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If you want to understand the forces behind the global commodity slump, turn your thoughts to the rust-red flatlands of Western Australia, where a mining magnate’s grand ambition is on the verge of becoming reality.
It’s there that Gina Rinehart, chairman of Hancock Prospecting and the richest person in Australia, is putting the final touches on her Roy Hill project, a new iron ore mine that cost $11-billion (U.S.) to develop. It is expected to begin producing any day now and at full capacity will churn out 55 million tonnes of ore a year, using its own railway and a specially built port facility to get its output to buyers.
But here’s the catch: The new mine, the culmination of a 20-year-old dream for Ms. Rinehart, is entering a market already flooded with iron ore. Prices have plunged by two-thirds since their peak in 2012, and even more capacity is being added, notably through Vale SA’s S11D project, a massive new Brazilian mine that is expected to start production next year.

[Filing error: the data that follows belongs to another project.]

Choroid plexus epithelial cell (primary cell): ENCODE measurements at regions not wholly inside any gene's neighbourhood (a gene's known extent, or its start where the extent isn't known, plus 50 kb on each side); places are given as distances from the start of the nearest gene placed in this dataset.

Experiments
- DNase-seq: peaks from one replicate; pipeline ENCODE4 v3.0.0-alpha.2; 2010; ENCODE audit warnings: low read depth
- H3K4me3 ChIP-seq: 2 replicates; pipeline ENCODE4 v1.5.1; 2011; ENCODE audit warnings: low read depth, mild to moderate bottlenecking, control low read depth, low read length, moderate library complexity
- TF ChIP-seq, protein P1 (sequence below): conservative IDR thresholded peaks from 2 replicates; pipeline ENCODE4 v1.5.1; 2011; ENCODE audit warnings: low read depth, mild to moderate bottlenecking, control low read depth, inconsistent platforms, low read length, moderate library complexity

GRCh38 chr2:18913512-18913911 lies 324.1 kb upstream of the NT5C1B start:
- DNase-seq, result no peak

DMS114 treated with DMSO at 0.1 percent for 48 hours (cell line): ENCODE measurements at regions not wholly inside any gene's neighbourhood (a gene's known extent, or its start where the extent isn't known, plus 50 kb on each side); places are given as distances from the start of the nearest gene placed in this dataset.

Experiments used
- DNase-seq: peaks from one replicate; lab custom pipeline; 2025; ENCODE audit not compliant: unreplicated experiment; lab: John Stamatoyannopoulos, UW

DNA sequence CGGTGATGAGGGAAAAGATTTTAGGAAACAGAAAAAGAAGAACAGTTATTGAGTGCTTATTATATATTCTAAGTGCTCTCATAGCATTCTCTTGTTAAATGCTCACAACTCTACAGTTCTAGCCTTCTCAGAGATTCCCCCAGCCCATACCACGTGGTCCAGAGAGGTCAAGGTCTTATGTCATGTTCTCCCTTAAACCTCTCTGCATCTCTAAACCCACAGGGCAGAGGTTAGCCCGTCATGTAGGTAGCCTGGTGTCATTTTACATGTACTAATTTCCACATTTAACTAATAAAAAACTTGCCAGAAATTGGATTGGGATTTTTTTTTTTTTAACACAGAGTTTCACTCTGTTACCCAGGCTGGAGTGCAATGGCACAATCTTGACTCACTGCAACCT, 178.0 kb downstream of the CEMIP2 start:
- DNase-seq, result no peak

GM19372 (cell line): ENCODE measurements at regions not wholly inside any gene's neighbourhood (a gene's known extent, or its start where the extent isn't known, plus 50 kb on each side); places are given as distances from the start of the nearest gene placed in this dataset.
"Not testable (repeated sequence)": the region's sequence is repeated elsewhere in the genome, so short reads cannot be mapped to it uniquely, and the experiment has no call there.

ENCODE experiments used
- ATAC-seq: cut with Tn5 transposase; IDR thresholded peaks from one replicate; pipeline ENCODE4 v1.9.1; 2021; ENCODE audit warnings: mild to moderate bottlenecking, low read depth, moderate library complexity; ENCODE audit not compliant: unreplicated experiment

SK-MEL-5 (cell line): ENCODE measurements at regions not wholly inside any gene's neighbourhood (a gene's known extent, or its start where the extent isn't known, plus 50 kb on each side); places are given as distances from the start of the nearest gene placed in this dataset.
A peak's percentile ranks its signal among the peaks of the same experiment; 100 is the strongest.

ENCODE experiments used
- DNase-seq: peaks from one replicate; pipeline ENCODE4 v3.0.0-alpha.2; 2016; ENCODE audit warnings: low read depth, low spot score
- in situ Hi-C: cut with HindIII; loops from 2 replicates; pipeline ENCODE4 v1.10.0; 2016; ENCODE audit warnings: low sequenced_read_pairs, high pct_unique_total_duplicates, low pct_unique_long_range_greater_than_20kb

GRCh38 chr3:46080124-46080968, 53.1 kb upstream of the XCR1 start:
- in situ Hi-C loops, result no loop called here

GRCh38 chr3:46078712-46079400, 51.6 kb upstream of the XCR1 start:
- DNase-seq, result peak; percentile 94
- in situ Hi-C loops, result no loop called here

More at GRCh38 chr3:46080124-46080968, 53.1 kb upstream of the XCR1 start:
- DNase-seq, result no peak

The head-on collision between supply boom and price bust in the iron ore industry is a microcosm of what has taken place throughout much of the mining sector in recent years. Since July, the price slump has taken on a new urgency, with several metals and minerals slipping from already depressed levels to mult-year lows.
In addition to iron ore, the prices for copper, gold, nickel, aluminum, zinc and lead are now at, or close to, their cheapest points since 2009.
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